July 19, 2012 – 10:42 am

Confessions of a Government Contractor

White House Winter Day

A few years ago it seemed like working for a government contractor was the way to go.  But as government agencies are doing more tasks internally and as Congress is cutting budgets left and right (especially for the DoD), government contractors are becoming more and more disposable.  I have had the eye-opening experience of working for a government contractor for two years as a little worker bee.   What you are about to read are some basic tips to be mindful of if working for a government contractor.

1.  Labor Splits

Whether your contracting office is a Prime or Sub-contractor, it is important to check in on the Labor Splits frequently.  If possible, look at the Burn Report, which displays Labor Splits as it is a required report that is sent to the government liaisons monthly.

2. Monthly Progress Reports (MPRs)

All contractors are required to submit a Monthly Progress Report to government liaisons.  This report should outline what work has been done by your contracting office or Sub.  If it looks like little is being accomplished during the month or if the Sub is the only party entering information to be included in the MPRs, then this may be something to keep note of.

3.  Period of Performance (PoP)

All contracts come to an end.  There is no avoiding that.  Knowing when your contract ends is essential to know though.  This is a good indicator when all deliverables need to be completed by.  It also it is around the time when your contract may be open for re-compete against other contractors.  There is nothing wrong with asking your contracting office if there is indeed a re-compete option or if the Option Year has already been signed, sealed and delivered.  If these questions can’t be answered, it might be a good idea to keep your options open.

4. Size of Contracting OfficeWashington Monument                           It’s important to know the beginning size of your contracting office.  If it is small, it may be that the original contract was awarded to the contracting office as a small business.  If you find while working for the contracting office the size beings to rapidly increase, then make a mental note of it.  The contracting office may not qualify as a small business the following fiscal year when the PoP ends.  This may mean the contract you’re working on may be awarded to someone else who actually is a small business.                                                                 5.Overhead                                                Work for government contracts are to be charged to the contract work was performed for.  Work not performed for that particular contract or any other contract typically is supposed to be charged to Overhead.  Charging to Overhead leads to the contracting office’s revenue margin to be minimized, which may not sit well with the head hauncho.  Relying on Overhead to pay your salary may be cause for concern.  Keep this in mind if you find charging to Overhead consistently becoming a reoccurring trend.  Make another mental note of this.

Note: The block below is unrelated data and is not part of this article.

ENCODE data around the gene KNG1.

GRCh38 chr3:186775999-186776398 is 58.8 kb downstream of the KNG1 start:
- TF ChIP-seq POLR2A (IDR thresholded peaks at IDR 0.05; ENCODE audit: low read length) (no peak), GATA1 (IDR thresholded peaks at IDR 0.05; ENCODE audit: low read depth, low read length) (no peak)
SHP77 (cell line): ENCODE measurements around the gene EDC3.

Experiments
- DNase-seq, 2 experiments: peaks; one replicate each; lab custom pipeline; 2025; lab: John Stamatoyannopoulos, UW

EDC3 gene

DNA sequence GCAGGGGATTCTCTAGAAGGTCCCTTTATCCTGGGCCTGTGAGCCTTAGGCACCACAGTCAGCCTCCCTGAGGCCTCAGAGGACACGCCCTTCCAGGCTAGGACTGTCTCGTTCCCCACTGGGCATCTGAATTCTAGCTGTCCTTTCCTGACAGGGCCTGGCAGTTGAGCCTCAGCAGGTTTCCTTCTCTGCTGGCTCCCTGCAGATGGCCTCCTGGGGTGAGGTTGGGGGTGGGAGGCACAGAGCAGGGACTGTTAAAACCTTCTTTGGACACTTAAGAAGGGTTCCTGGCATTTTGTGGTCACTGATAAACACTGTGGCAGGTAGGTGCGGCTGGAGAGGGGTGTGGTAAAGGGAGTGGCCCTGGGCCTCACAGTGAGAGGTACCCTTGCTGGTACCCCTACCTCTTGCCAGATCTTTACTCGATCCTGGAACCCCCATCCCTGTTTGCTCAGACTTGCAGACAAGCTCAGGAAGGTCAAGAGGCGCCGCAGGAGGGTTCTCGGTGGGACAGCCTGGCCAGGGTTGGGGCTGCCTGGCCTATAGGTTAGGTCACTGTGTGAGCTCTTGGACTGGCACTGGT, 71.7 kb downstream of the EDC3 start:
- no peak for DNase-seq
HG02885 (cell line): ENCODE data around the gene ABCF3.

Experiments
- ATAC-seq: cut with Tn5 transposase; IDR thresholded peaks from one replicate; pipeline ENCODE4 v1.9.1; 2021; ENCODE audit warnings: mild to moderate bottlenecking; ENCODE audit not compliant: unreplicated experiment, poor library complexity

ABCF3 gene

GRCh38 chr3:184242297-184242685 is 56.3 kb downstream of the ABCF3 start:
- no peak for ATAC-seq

6.  Subs of Subs

Using a Sub is touchy.  If used appropriately and sparingly, using a Sub is fine and dandy.  However, if your Sub starts using a Sub, then this may be cause to worry.  Subs already have a price markup charged to the government.  Therefore, Subs of Subs have an even higher price markup.  Your government client may not like the idea of their money being spent on a contractor who is supposed to do the original task to begin with.

7.  Hearsay

Just because the client says they want your contracting office to stay on the contract the following fiscal year doesn’t mean things will end up that way.  The government client is not the one who gets to decide who stays on as the contractor.  This decision is left up to a higher being in the government.  And they may not decide to go with you next year or for re-compete.

8.  Classification

In addition to your contracting office to be awarded a contract as a small business, they also may have been awarded a contract as minority or woman owned businesses.  Have you even seen the owners of your office?  Are they a minority or a female?  If they’re not, then you may have a problem.  A minority or female can at one point own your office but this should remain consistent throughout granted awards and contracts.   Just because the contractor was at one point owned under these circumstances doesn’t mean their status will stay the same.

9.  News Stories

Have you heard the news lately?  Are you aware of what’s going on with the Super Committee or budget cuts?  This absolutely will affect your contracting office in some way.  Stay informed of any news developments on these contacts and even see if your contracting office is in the news for any reason.

10. Layoffs   

Did Charlie in the office next door get laid off recently?  Why so?  This should be the biggest of big red flags when working for a government contractor.  If this begins happening (or for any employer), it’s a wonderful idea to start exploring other options.  Downsizing and government contracts don’t mix.  Period.

White House Winter Day

Life with a government contractor can be fabulous if business is conducted in the proper manner.  There’s a reason the government governs entities.  By keeping in mind these important tips, you will be able to protect yourself from getting involved in any government contracting messiness.  Good luck out there y’all.  You have been warned.

If you have any other tips or experiences for working with a government contractor you want to share, then leave a comment below.  Let your ROAR be heard!